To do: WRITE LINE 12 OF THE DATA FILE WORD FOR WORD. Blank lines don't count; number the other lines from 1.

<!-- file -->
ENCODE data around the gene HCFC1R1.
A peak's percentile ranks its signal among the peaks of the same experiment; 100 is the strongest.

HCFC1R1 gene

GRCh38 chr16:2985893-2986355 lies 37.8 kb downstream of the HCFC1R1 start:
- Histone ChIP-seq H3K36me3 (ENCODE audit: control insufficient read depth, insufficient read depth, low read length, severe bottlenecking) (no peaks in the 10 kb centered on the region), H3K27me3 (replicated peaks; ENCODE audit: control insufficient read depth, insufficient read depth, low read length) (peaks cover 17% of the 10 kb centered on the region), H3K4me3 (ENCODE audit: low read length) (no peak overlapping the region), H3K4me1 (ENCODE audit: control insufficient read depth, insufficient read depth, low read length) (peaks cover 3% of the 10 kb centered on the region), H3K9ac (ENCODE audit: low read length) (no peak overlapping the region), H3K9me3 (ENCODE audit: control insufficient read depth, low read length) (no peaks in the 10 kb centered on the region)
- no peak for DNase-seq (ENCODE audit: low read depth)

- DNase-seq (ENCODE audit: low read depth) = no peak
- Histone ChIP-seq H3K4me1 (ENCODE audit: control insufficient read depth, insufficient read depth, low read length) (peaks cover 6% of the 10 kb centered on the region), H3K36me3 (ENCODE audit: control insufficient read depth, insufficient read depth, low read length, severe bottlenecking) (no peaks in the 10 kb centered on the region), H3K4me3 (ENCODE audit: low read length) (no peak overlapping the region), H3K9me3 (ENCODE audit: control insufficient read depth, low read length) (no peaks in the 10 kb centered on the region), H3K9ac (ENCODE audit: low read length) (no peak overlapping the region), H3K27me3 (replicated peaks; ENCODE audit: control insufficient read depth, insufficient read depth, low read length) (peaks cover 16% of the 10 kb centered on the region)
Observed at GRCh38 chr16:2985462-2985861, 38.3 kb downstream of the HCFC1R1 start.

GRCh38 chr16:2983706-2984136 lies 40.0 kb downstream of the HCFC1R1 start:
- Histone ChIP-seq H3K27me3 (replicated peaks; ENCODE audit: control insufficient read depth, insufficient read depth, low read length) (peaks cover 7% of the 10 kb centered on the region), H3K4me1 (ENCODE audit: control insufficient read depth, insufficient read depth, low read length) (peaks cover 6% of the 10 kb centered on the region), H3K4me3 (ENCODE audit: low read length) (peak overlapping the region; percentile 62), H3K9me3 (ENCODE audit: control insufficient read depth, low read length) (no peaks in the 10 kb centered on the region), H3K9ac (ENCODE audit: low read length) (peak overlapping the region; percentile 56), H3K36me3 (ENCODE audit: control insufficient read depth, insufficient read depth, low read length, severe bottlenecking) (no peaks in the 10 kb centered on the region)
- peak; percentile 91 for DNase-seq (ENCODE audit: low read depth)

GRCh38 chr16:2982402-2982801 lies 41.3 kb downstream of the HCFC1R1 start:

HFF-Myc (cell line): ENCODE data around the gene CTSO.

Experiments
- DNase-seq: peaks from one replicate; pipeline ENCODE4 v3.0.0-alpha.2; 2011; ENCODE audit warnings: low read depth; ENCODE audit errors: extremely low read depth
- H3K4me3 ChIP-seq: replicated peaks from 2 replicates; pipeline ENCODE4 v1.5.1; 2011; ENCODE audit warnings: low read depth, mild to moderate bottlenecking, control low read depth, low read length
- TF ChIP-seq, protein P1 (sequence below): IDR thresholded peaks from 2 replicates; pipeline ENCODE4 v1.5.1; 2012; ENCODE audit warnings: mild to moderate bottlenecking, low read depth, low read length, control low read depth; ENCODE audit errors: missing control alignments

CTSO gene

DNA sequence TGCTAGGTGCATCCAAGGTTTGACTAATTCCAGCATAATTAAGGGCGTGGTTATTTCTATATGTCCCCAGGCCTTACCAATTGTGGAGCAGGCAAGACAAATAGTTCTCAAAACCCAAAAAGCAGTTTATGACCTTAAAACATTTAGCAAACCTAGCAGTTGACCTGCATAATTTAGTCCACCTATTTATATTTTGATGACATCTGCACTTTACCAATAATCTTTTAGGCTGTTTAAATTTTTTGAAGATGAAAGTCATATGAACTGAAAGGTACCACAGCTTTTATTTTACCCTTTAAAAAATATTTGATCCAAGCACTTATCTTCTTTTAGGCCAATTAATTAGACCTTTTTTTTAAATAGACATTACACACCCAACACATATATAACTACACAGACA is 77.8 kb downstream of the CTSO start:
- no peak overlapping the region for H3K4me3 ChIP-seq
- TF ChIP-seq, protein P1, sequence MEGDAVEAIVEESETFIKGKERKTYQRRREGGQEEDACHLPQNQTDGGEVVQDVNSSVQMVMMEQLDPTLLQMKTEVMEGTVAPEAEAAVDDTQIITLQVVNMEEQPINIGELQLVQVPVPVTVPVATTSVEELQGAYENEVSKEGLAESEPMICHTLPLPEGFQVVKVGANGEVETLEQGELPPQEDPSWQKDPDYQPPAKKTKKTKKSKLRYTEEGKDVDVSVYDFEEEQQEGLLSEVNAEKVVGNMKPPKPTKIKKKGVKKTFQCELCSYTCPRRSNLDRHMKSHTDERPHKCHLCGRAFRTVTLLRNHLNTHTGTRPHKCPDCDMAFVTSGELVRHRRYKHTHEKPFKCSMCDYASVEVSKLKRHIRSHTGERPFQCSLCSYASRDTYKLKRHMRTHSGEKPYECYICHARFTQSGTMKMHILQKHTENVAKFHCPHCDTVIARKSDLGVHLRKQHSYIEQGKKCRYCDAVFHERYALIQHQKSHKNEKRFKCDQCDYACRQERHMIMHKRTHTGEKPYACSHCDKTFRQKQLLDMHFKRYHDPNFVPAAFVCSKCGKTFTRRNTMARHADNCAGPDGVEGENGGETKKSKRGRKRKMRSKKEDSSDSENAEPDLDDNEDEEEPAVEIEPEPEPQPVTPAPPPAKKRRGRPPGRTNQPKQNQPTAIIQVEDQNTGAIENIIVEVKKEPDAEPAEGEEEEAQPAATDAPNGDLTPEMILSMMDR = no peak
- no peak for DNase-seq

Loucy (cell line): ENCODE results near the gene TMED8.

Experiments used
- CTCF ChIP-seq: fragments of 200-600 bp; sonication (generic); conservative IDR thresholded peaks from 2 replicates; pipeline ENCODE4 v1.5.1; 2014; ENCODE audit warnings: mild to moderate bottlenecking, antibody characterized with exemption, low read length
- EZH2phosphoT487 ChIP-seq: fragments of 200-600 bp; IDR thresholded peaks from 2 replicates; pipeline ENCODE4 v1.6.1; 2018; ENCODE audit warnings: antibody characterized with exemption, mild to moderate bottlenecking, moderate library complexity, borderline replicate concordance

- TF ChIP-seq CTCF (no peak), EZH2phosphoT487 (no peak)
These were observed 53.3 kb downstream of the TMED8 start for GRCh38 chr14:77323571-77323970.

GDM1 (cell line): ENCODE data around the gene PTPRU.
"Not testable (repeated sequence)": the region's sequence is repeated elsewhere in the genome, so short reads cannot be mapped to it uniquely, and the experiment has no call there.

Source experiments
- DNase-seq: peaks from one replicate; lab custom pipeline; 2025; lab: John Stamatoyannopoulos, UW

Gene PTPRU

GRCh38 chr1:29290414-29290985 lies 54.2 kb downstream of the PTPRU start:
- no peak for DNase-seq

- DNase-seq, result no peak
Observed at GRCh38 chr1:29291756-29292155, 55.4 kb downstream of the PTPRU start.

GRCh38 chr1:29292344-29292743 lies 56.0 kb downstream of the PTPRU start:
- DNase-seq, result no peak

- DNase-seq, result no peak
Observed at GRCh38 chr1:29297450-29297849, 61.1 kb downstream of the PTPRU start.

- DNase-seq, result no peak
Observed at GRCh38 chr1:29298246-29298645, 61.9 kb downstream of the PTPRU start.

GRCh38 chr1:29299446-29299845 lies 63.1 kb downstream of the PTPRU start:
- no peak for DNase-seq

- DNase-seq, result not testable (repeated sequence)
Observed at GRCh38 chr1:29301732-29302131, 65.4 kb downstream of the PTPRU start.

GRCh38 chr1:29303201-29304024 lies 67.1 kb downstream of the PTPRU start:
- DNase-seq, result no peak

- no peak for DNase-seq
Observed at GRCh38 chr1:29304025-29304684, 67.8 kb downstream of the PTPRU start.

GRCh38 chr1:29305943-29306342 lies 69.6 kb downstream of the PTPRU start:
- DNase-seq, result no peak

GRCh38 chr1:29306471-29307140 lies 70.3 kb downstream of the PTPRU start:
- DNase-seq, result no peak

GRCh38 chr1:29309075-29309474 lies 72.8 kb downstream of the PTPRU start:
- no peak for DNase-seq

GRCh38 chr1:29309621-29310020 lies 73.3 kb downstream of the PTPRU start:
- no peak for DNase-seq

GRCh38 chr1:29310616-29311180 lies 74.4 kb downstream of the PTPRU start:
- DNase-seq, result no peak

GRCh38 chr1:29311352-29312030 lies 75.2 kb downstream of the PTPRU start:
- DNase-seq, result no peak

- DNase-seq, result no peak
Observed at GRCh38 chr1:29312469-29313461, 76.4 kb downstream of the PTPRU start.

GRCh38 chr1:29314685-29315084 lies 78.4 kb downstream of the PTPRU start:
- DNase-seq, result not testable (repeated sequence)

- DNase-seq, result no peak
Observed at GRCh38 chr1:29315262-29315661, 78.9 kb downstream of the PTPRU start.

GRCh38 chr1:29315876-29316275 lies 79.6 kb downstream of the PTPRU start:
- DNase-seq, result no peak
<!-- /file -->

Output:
- peak; percentile 91 for DNase-seq (ENCODE audit: low read depth)